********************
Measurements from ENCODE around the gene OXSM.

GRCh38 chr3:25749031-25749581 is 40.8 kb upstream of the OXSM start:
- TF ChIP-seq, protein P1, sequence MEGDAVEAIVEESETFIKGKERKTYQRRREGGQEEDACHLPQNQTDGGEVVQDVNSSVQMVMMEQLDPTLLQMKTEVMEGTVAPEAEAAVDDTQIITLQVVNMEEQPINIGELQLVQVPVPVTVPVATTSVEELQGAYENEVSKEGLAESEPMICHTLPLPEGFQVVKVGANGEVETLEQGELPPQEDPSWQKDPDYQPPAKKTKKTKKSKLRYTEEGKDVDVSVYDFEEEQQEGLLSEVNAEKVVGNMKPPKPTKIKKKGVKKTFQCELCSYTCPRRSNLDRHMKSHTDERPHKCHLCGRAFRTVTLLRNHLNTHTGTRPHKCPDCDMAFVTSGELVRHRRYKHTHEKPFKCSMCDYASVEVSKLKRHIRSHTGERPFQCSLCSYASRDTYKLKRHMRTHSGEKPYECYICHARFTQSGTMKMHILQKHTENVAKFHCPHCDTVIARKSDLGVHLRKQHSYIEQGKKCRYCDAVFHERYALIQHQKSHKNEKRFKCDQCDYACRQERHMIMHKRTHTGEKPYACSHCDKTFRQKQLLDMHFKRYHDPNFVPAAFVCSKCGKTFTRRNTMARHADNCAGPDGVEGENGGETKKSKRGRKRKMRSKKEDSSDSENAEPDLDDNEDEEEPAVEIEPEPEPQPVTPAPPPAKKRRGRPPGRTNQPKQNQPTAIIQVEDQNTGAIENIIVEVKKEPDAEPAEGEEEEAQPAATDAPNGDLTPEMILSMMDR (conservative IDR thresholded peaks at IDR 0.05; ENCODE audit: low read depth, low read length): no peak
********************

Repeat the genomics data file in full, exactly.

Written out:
Measurements from ENCODE around the gene OXSM.

GRCh38 chr3:25749031-25749581 is 40.8 kb upstream of the OXSM start:
- TF ChIP-seq, protein P1, sequence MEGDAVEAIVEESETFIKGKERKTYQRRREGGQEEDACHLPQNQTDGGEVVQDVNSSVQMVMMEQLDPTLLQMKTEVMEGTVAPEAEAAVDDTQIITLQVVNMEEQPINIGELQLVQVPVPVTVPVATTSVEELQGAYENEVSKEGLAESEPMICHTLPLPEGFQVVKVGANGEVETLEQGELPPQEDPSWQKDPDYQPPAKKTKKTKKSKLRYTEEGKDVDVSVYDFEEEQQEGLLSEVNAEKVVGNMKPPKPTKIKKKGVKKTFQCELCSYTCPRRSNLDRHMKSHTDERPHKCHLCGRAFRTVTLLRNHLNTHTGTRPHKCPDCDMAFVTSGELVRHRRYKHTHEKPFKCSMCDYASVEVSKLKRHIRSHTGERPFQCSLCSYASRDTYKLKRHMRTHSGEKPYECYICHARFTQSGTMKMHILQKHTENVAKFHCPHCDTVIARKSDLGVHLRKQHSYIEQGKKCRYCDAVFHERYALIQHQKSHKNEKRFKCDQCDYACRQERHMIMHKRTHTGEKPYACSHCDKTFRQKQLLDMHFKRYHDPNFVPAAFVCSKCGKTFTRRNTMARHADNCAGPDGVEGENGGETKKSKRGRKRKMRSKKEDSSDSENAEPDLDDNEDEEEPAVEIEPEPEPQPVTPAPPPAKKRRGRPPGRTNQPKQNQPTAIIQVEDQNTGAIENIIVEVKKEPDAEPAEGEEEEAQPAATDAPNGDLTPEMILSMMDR (conservative IDR thresholded peaks at IDR 0.05; ENCODE audit: low read depth, low read length): no peak